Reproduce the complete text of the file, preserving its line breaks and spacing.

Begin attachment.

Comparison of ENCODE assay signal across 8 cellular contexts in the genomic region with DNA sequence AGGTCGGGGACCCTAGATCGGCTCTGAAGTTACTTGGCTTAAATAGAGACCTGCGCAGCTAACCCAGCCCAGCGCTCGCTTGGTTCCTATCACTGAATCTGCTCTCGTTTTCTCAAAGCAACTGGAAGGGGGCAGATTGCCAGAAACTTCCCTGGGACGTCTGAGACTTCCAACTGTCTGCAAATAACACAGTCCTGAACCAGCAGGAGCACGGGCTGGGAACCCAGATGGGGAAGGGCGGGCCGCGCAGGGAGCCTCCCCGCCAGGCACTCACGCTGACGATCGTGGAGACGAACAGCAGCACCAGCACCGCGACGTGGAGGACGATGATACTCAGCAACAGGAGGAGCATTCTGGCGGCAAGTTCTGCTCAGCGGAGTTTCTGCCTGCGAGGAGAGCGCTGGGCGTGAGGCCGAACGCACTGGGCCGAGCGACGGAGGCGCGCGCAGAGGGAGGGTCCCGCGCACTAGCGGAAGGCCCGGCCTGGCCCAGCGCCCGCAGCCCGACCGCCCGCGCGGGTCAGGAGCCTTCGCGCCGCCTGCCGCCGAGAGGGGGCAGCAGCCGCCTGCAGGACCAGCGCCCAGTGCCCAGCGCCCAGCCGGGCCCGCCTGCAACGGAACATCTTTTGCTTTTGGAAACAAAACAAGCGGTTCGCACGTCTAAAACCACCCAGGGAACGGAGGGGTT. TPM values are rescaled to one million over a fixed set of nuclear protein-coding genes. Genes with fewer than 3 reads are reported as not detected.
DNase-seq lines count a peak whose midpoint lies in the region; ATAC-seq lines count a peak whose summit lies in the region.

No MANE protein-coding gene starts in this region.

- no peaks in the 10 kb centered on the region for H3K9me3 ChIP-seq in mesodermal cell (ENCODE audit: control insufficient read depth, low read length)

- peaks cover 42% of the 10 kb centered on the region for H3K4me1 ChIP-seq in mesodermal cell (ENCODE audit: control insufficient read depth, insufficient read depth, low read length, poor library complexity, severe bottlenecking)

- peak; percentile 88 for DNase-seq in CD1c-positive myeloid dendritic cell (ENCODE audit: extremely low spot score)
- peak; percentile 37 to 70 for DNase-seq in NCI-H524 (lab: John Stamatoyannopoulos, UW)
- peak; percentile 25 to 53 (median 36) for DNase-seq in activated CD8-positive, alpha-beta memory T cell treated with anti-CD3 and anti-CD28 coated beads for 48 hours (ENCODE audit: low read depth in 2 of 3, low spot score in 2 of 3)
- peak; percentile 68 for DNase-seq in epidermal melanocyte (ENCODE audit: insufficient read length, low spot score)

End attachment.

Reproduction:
Comparison of ENCODE assay signal across 8 cellular contexts in the genomic region with DNA sequence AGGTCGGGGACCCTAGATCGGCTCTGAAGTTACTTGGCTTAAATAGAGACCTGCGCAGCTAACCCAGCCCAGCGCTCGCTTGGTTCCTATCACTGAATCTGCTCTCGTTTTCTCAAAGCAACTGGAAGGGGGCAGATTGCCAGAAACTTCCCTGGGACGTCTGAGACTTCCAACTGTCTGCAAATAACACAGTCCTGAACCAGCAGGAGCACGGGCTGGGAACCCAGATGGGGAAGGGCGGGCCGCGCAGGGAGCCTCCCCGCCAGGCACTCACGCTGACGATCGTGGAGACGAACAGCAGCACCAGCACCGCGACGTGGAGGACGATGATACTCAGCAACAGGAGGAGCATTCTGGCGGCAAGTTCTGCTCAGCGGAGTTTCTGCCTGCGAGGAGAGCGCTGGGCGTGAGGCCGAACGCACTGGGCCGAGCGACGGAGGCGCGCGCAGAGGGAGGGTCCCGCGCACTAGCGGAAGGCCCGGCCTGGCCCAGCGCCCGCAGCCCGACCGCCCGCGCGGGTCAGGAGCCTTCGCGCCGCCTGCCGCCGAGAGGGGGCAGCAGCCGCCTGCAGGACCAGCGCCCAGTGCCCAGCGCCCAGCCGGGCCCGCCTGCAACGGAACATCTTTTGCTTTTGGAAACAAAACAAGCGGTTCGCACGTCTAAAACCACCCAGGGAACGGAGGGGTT. TPM values are rescaled to one million over a fixed set of nuclear protein-coding genes. Genes with fewer than 3 reads are reported as not detected.
DNase-seq lines count a peak whose midpoint lies in the region; ATAC-seq lines count a peak whose summit lies in the region.

No MANE protein-coding gene starts in this region.

- no peaks in the 10 kb centered on the region for H3K9me3 ChIP-seq in mesodermal cell (ENCODE audit: control insufficient read depth, low read length)

- peaks cover 42% of the 10 kb centered on the region for H3K4me1 ChIP-seq in mesodermal cell (ENCODE audit: control insufficient read depth, insufficient read depth, low read length, poor library complexity, severe bottlenecking)

- peak; percentile 88 for DNase-seq in CD1c-positive myeloid dendritic cell (ENCODE audit: extremely low spot score)
- peak; percentile 37 to 70 for DNase-seq in NCI-H524 (lab: John Stamatoyannopoulos, UW)
- peak; percentile 25 to 53 (median 36) for DNase-seq in activated CD8-positive, alpha-beta memory T cell treated with anti-CD3 and anti-CD28 coated beads for 48 hours (ENCODE audit: low read depth in 2 of 3, low spot score in 2 of 3)
- peak; percentile 68 for DNase-seq in epidermal melanocyte (ENCODE audit: insufficient read length, low spot score)